Write-Offs and Write-Downs: The Main Differences

Write-Offs vs. Write-Downs: An Overview

The difference between a write-off and a write-down is just a matter of degree. A write-down is performed in accounting to reduce the value of an asset to offset a loss or expense. A write-down becomes a write-off if the entire balance of the asset is eliminated and removed from the books altogether.

Write-downs and write-offs are predominantly performed by businesses. Taxpayers can also use "write-offs" to reduce their personal taxable income, but this isn't the same thing.


A write-down is recorded as an adjustment to the existing inventory. A credit is applied to the equipment or whatever the inventory item is, and the total value is reduced accordingly.

A write-down can instead be reported as a cost of goods sold (COGS) if it's small. Otherwise, it must be listed as a line item on the income statement, affording lenders and investors an opportunity to consider the impact of devalued assets. Large write-downs actually reduce owners' or stockholders' equity.


Writing an asset off in business is the same as claiming that it no longer serves a purpose and has no future value. You're effectively telling the IRS that the value of the asset is now zero.

Old equipment can be written off even if it still has some potential functionality. For example, a company might upgrade its machines or purchase brand-new computers. The equipment being replaced can be written off in this case. Its economic value would be listed at $0.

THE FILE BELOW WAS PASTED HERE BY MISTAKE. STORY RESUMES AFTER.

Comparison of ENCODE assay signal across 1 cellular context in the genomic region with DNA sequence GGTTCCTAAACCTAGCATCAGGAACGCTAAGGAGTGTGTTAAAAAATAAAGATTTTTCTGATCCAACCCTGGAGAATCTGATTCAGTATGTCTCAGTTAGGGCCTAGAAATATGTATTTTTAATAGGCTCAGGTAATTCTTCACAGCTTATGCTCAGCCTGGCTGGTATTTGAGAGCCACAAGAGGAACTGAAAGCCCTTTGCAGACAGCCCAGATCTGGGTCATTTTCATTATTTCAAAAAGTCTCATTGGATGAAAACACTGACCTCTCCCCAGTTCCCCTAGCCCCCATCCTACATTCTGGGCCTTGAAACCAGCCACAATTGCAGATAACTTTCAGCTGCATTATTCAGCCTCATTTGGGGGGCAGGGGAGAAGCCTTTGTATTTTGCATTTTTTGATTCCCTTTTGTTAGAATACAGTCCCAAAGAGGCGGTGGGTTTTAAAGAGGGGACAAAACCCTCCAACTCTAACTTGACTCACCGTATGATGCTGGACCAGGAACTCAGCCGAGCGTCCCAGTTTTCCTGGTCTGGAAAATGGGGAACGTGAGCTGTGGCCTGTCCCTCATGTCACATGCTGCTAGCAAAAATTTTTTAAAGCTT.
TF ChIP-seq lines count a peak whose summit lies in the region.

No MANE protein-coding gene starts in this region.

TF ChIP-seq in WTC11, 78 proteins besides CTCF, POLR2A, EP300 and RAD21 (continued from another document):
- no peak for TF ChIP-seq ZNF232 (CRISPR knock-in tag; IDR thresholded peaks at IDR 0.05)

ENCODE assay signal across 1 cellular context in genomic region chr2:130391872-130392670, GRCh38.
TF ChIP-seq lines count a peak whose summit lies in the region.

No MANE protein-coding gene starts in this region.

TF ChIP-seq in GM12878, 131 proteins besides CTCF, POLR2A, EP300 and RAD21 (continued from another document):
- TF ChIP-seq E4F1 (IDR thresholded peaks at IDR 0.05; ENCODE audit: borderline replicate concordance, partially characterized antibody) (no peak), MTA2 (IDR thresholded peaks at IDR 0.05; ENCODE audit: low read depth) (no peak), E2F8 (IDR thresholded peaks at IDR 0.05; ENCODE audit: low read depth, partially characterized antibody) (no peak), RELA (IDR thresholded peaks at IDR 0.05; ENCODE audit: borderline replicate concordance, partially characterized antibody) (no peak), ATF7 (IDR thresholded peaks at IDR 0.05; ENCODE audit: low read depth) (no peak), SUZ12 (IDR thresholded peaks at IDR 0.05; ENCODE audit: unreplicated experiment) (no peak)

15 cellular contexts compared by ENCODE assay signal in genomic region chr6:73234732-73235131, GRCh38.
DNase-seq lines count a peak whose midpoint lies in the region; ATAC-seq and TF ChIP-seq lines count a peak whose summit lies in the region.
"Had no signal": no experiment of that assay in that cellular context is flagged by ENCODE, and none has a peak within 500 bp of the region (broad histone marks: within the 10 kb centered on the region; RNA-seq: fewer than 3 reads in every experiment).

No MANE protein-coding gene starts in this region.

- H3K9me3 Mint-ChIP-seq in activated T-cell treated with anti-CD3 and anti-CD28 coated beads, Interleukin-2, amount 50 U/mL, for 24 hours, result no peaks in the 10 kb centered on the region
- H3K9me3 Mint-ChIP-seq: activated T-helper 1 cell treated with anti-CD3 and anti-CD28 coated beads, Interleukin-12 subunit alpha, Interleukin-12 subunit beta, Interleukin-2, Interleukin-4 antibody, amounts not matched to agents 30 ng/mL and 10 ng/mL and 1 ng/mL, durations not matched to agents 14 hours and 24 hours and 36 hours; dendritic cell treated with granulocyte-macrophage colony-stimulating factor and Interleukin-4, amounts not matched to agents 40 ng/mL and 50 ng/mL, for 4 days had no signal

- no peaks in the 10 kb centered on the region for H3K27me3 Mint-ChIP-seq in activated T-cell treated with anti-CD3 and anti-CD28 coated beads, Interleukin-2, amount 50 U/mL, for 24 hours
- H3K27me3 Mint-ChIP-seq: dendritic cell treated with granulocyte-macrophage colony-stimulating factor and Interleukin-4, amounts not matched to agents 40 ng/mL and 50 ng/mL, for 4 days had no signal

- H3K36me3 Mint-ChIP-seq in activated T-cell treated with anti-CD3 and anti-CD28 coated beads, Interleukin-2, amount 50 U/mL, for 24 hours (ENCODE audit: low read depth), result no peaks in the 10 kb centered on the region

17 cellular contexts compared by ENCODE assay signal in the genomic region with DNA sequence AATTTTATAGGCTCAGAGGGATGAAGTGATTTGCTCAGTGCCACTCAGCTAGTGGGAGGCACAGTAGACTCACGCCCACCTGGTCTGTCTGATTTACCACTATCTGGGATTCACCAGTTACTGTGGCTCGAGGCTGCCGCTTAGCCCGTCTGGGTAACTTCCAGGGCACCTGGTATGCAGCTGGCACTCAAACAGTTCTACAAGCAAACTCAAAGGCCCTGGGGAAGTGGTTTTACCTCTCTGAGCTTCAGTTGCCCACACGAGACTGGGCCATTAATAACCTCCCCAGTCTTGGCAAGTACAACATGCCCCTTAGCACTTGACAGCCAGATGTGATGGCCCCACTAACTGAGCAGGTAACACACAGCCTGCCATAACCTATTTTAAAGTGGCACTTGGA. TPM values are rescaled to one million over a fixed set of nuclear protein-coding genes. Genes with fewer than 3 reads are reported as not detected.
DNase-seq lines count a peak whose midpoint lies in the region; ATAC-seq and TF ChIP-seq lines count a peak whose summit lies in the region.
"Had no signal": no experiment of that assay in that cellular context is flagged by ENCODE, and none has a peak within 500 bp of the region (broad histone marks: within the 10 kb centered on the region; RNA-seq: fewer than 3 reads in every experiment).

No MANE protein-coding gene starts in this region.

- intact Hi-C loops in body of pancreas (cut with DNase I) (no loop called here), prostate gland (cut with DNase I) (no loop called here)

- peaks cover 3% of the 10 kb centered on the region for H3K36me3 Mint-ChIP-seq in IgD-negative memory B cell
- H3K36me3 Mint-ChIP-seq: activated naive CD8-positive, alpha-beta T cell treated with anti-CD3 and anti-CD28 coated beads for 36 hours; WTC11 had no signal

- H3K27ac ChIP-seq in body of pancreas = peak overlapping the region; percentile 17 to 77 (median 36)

Special Considerations

A bad debt write-off can occur when a customer who has purchased a product or service on credit is deemed to have defaulted and doesn't pay. The accounts receivable on the company's balance sheet is written off by the amount of the bad debt, which effectively reduces the accounts receivable balance by the amount of the write-off.

An adjustment to revenue must be made on the income statement to reflect the fact that the revenue once thought to be earned will not be collected if the company uses accrual accounting practices.

A negative write-off is essentially the opposite of a normal write-off in that it refers to a business decision to not pay back or settle the account of a person or organization that has overpaid.

It's up to the company to credit back the amount of a discount to the consumer when that customer pays full price for a product on credit terms, then is given a discount after a payment is made. It's considered to be a negative write-off if the company decides not to do this and keeps the overpayment instead.

Negative write-offs can harm relationships with consumers and cause negative legal implications.

Write-Off vs. Write-Down Example

Company X's warehouse, worth $500,000, is heavily damaged by fire, but it's still partially usable. Its value is written down by half to reflect the event. It's now worth $250,000.

Company X's warehouse burns to the ground. It can't be repaired or ever used again. It's $500,000 value is written off. Its value is now zero.

Key Takeaways

  • A write-down reduces the value of an asset for tax and accounting purposes, but the asset still remains some value.
  • A write-off negates all present and future value of an asset. It reduces its value to zero.
  • A write-off is typically a one-time event, entered immediately when an asset has lost all usefulness or value, but write-downs can be entered incrementally over time.
Article Sources
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  1. Internal Revenue Service. "Deducting Business Expenses."

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